|09 October, 2019

Global tax war inches towards a fragile peace

The OECD published a global tax reform proposal that is far more radical than its dry language would suggest

Image used for illustrative purpose. An activist wearing a mask depicting Facebook's CEO Mark Zuckerberg demonstrates during the European Union finance ministers meeting, outside the EU headquarters in Brussels, Belgium, December 4, 2018.

Image used for illustrative purpose. An activist wearing a mask depicting Facebook's CEO Mark Zuckerberg demonstrates during the European Union finance ministers meeting, outside the EU headquarters in Brussels, Belgium, December 4, 2018.

Reuters/Yves Herman

LONDON - Pascal Saint-Amans deserves a lie-down. After months of talks, the head of tax at the Organisation for Economic Co-operation and Development seems to have brokered a peace between member countries such as France and the United States. But this may only be a temporary ceasefire in the global war over who gets to tax technology giants such as Facebook.

The OECD on Wednesday published a global tax reform proposal that is far more radical than its dry language would suggest. Saint-Amans wants multinational companies that make money from consumers, rather than just other businesses, to pay tax partly based on where they generate sales, rather than where they declare profits. That would make it harder for tech groups to shift income to low-tax countries like Ireland. France quickly backed the idea. The OECD reckons that other members, including the United States, see its plan as the basis for a negotiation, a person familiar with the discussions told Breakingviews.

The idea is that countries would first specify a “routine”, or normal, level of profitability. This could, for example, be set at 10% of revenue. The difference between that number and a company’s actual pre-tax profit margin would be deemed “residual”, or excess, profit. For Google parent Alphabet, whose 2019 pre-tax profit margin will be 26% according to Refinitiv data, the excess profit would be 16% of revenue in this scenario.

Next, countries would specify the proportion of that excess profit that should be allocated to countries based on sales. Imagine it is half. On that basis, and again using Google, 8% of its global sales would be captured by Saint-Amans’ new taxing right. That taxable income would then be divided up between countries, for example based on their overall percentage of Google’s global sales. It’s a significant conceptual departure from the current rules, which are unpopular in France and elsewhere since they allow Google and others to shift their profits to tax havens.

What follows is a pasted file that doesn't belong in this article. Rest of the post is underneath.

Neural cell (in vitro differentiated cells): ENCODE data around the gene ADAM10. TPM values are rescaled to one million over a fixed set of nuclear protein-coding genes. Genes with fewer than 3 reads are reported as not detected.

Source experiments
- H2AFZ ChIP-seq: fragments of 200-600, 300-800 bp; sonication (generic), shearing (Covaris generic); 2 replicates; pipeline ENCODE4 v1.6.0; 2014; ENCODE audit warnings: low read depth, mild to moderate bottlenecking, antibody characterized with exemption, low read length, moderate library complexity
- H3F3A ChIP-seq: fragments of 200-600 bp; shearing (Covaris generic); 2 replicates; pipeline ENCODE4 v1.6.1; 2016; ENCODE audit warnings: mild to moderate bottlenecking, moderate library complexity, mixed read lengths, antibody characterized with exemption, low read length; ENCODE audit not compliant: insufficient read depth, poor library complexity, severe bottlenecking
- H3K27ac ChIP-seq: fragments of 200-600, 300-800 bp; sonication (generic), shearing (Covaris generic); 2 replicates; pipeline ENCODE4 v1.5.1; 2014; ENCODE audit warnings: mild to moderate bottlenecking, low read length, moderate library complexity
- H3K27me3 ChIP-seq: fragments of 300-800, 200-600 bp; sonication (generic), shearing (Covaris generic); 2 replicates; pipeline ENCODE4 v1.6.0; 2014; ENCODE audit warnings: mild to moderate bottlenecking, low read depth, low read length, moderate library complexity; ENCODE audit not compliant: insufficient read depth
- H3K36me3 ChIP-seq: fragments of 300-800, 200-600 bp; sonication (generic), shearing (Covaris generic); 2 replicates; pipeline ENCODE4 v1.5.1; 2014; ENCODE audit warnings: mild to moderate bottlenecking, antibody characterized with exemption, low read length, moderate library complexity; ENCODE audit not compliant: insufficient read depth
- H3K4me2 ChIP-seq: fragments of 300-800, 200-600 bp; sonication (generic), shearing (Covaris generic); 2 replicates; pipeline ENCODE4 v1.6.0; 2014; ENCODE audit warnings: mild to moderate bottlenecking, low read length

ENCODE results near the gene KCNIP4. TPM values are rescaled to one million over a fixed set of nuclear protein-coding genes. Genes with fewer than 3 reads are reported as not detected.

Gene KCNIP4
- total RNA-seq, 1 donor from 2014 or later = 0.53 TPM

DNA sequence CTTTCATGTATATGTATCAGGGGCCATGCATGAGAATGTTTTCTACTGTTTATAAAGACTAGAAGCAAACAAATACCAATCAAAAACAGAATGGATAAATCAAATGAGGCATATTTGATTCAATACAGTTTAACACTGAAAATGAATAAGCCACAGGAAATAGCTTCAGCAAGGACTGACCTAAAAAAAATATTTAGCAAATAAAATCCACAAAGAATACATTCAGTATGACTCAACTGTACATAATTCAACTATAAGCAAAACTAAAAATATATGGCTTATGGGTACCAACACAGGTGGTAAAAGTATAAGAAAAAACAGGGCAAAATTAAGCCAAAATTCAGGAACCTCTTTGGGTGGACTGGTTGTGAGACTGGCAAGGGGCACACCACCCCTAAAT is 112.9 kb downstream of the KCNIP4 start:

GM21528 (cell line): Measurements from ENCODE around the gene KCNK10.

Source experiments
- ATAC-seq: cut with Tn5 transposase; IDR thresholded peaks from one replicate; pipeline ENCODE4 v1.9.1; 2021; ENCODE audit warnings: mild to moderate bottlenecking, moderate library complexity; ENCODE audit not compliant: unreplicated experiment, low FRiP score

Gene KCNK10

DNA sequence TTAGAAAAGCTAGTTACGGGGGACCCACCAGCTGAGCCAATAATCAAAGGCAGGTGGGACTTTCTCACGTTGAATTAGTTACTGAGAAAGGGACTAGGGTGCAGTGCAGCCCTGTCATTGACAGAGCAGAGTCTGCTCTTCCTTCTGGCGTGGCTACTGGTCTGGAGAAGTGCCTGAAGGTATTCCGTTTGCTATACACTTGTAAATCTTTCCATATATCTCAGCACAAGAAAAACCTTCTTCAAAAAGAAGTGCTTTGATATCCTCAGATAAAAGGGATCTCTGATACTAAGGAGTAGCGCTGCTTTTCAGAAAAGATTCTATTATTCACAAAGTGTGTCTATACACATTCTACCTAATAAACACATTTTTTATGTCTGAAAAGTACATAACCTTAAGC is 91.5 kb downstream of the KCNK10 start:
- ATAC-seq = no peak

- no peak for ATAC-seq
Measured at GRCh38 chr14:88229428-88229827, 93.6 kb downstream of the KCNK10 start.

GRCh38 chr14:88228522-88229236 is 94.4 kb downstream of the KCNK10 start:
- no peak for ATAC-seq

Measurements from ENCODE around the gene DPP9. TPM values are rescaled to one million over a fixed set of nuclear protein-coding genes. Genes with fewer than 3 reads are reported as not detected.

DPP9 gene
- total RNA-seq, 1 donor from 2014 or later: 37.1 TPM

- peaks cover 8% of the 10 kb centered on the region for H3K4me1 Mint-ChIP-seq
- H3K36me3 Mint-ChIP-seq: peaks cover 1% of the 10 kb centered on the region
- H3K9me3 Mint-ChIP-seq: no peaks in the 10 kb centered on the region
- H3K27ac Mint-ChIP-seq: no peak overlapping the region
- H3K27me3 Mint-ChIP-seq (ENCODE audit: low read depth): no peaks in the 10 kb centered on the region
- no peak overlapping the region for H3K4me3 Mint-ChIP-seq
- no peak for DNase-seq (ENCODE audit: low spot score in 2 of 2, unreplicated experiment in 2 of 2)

But thrashing out the details will be tough. There’s no clear precedent for defining “routine” versus excess profit. Governments will push for thresholds that maximise their own takings while minimising income they will lose to other countries. Without a consensus, France, Britain and others will press on with emergency levies on digital behemoths. The new global tax peace looks fragile.

CONTEXT NEWS

- The Organisation for Economic Co-operation and Development on Oct. 9 proposed giving governments outside of tax havens the power to raise more revenue from multinational companies such as Alphabet, Apple and Facebook.

- The OECD put forward a new rule that would allow countries where companies generate their sales to have some right to tax them, rather than such rights being the sole preserve of countries where companies declare profits. The proposal calls for the rule to apply to all consumer-facing businesses that meet yet-to-be specified revenue thresholds, which could vary by country.

- France's Finance Minister Bruno Le Maire said the proposals were "very good".

- "The key question now is to find a consensus and a compromise among all members of the OECD by the beginning of 2020," Le Maire said.

(Editing by Swaha Pattanaik and Karen Kwok) ((liam.proud@thomsonreuters.com; Reuters Messaging: liam.ward-proud.thomsonreuters.com@reuters.net))

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